Tim Furniss/LONDON

Japan launched its first Mars probe on 4 July. The Institute of Space and Astronautical Sciences' (ISAS) $80 million Planet B spacecraft, renamed Nozomi, was launched into a highly elliptical Earth orbit on the second flight of the agency's 31m-high, M-5 solid propellant booster, from Kagoshima.

At the same time as the Japanese started their journey to the Red Planet, their counterparts at NASA were being forced to reduce the scope of the USA's next Mars mission for budgetary reasons.

The 540kg Nozomi will make two "swing-bys" of the moon in September and December before firing its motor to despatch it on a 700 million kilometre journey to Mars, which it will reach in October 1999.

The spacecraft will go into orbit around Mars at an altitude of about 135km, making a series of scientific observations using 14 instruments, including equipment contributed by Canada, Germany, Sweden and the USA.

Nozomi will study how the solar wind affects the largely carbon dioxide Martian atmosphere by stripping it of its rare oxygen. It will also photograph the planet's surface, particularly during Martian dust storms.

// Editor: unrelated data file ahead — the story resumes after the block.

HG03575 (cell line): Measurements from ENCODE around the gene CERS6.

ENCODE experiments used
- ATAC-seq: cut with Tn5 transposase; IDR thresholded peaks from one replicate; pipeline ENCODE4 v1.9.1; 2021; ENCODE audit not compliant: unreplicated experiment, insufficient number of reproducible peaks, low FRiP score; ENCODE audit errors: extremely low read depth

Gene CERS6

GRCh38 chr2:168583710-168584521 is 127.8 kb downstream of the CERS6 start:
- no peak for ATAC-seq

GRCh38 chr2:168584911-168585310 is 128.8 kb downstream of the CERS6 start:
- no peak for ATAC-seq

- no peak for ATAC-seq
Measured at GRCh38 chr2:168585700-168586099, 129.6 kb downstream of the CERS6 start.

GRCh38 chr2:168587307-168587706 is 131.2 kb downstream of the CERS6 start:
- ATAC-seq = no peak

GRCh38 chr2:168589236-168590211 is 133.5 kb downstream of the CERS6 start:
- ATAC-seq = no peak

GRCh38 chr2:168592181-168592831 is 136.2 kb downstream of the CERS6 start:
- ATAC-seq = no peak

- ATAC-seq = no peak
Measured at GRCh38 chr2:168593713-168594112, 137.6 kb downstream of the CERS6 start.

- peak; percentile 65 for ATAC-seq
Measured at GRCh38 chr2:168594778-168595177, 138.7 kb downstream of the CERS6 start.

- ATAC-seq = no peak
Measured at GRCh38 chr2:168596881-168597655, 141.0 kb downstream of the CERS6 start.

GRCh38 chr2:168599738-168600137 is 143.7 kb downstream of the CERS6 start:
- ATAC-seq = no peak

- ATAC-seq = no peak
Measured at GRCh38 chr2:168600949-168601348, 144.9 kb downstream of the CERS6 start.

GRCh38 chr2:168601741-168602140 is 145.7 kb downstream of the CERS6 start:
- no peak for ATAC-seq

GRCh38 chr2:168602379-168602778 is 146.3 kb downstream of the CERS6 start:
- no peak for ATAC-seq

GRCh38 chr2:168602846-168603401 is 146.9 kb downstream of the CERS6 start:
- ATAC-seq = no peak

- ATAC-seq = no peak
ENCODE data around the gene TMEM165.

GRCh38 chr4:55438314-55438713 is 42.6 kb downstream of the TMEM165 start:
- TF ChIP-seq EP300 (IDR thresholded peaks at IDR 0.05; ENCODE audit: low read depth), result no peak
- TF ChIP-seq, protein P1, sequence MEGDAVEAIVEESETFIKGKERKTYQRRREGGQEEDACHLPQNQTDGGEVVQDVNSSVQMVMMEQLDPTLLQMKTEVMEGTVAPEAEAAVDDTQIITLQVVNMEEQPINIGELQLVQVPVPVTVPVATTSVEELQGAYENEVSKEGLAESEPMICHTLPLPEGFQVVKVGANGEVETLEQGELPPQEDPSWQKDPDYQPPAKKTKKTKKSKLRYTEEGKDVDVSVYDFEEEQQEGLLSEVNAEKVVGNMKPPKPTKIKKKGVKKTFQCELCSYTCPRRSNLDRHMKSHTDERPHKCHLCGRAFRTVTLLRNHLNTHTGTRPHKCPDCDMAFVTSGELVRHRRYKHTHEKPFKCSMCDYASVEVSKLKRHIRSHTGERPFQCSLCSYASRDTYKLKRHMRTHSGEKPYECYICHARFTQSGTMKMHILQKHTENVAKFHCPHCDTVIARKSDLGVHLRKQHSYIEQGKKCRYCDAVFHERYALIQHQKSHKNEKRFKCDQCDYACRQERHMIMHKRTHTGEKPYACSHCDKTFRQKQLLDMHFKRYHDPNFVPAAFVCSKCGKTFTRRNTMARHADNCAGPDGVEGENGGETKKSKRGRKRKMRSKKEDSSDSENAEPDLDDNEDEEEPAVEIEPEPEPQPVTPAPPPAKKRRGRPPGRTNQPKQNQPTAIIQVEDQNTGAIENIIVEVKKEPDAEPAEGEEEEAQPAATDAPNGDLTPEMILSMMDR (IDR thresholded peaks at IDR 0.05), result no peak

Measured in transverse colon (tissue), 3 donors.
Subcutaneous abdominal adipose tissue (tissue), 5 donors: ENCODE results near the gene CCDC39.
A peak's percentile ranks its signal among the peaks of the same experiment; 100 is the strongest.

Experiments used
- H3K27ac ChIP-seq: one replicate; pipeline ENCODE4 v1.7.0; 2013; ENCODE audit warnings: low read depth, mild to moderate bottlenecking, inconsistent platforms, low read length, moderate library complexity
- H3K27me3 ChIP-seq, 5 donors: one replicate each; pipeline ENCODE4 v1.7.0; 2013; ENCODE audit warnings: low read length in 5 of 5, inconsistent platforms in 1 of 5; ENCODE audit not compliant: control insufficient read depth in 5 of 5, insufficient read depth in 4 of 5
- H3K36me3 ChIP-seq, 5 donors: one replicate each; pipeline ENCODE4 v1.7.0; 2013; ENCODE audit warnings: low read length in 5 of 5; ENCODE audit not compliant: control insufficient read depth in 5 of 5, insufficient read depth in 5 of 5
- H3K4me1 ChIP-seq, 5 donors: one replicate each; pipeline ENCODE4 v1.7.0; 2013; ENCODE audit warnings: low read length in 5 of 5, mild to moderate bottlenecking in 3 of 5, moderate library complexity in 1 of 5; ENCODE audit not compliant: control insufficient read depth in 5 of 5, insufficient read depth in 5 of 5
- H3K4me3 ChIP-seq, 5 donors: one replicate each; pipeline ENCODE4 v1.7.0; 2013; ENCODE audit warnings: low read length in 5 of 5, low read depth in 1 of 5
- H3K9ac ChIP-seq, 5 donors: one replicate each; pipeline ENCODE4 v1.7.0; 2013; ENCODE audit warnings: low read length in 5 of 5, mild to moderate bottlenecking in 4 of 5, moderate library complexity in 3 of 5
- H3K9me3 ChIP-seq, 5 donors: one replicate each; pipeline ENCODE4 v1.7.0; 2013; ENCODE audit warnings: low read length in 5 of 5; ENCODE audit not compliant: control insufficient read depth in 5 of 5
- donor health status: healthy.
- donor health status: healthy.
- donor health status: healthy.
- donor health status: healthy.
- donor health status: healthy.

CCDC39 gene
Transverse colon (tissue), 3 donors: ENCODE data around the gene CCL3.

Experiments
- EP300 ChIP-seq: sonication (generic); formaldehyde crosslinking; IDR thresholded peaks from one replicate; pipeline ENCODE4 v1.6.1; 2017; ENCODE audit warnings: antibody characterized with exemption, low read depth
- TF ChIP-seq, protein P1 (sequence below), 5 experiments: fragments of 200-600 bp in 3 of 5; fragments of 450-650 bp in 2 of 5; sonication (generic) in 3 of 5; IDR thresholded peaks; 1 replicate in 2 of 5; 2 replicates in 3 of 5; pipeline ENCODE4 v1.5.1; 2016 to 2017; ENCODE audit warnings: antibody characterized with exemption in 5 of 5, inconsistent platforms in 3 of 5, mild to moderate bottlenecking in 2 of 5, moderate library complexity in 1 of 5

After a series of Japanese failures, ISAS has admitted it is under heavy pressure to succeed and another setback with Nozomi could result in future programmes being cancelled.

Two more ISAS flights are budgeted - the Lunar A in 1999 and the highly ambitious Muses C flight in 2002, which will attempt to bring back a sample from an asteroid.

Meanwhile in Washington, NASA, faced with budget difficulties, has removed the Athena Mars Rover from the Mars Surveyor Lander 2001 mission.

A much smaller rover, based on the successful Mars Pathfinder Sojourner rover, may fly in its place. The Mars Pathfinder landed on 4 July last year.

Athena was to have conducted the most detailed in situ analysis of Mars rocks yet attempted and would have collected some samples that would have been left on the surface for a planned 2005 Mars sample return mission.

The cost and weight of the rover exceeded expectations. The estimated expense of the Mars Surveyor 2011 mission had increased from $267 million to almost $400 million.

NASA plans to fly the Athena rover on a Mars Surveyor Lander 2003 mission and the organisation intends to launch the sample return flight two years later.

Exactly how the sample return mission will be attempted has yet to be decided, and this is causing uncertainty about the technical and missions direction that precursor flights should take.

Source: Flight International